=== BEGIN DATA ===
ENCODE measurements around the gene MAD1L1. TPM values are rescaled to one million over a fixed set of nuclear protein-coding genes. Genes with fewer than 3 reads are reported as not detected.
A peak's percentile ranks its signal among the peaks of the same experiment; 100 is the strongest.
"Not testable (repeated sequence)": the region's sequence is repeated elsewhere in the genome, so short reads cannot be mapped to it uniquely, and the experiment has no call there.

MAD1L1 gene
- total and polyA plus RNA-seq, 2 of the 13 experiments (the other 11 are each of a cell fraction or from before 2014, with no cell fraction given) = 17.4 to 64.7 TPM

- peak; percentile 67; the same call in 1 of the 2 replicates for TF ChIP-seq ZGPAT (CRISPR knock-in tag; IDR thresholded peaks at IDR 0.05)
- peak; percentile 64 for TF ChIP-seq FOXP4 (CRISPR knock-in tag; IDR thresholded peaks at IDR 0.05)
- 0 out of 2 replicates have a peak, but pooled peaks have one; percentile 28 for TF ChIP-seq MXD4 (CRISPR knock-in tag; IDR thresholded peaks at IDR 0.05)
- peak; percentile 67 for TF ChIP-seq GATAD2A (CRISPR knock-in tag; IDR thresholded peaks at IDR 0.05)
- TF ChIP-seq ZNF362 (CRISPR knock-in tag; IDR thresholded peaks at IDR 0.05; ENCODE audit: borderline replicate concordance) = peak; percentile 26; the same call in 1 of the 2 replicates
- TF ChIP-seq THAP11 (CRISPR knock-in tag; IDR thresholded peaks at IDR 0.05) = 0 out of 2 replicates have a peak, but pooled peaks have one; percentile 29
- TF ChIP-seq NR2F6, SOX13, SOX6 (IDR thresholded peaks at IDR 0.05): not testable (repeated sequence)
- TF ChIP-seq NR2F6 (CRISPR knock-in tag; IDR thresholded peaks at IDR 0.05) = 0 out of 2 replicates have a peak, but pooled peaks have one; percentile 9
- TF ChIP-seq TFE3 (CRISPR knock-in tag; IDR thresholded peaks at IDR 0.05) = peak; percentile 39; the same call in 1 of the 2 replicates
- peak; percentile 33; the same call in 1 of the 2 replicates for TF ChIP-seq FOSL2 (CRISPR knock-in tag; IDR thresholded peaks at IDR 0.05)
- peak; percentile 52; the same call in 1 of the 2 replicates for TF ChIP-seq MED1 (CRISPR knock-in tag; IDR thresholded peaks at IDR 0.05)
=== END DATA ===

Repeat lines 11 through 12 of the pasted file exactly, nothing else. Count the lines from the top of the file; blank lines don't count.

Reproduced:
- TF ChIP-seq THAP11 (CRISPR knock-in tag; IDR thresholded peaks at IDR 0.05) = 0 out of 2 replicates have a peak, but pooled peaks have one; percentile 29
- TF ChIP-seq NR2F6, SOX13, SOX6 (IDR thresholded peaks at IDR 0.05): not testable (repeated sequence)